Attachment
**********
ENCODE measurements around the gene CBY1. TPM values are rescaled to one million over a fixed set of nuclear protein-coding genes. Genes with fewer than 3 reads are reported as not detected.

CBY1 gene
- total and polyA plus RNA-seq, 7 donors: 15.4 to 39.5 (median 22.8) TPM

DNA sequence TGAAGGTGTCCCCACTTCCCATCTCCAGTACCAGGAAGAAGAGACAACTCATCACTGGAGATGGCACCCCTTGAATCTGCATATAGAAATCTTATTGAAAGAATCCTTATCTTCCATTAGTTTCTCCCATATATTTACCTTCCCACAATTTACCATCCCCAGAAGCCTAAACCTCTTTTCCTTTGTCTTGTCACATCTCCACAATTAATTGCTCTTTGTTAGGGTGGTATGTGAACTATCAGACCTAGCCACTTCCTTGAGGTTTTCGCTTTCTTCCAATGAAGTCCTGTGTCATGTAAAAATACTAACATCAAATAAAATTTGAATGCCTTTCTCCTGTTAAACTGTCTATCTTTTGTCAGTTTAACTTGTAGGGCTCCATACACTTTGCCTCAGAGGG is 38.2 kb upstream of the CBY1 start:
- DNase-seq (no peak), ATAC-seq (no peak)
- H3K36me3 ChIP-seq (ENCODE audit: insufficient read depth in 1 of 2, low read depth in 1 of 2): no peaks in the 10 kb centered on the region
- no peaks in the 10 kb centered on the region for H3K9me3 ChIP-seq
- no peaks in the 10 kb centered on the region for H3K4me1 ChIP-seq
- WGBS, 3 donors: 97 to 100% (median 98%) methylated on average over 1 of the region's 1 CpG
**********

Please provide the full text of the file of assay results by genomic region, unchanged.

ENCODE measurements around the gene CBY1. TPM values are rescaled to one million over a fixed set of nuclear protein-coding genes. Genes with fewer than 3 reads are reported as not detected.

CBY1 gene
- total and polyA plus RNA-seq, 7 donors: 15.4 to 39.5 (median 22.8) TPM

DNA sequence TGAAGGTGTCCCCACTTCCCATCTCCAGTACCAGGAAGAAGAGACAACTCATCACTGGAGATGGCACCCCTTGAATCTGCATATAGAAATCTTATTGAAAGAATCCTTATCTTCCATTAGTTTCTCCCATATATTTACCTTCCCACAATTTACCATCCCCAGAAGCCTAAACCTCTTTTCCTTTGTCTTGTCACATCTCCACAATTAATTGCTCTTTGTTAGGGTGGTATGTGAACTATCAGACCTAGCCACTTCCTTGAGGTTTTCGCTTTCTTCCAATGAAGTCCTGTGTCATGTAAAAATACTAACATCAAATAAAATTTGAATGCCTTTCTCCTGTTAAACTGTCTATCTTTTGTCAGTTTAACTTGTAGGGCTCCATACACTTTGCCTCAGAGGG is 38.2 kb upstream of the CBY1 start:
- DNase-seq (no peak), ATAC-seq (no peak)
- H3K36me3 ChIP-seq (ENCODE audit: insufficient read depth in 1 of 2, low read depth in 1 of 2): no peaks in the 10 kb centered on the region
- no peaks in the 10 kb centered on the region for H3K9me3 ChIP-seq
- no peaks in the 10 kb centered on the region for H3K4me1 ChIP-seq
- WGBS, 3 donors: 97 to 100% (median 98%) methylated on average over 1 of the region's 1 CpG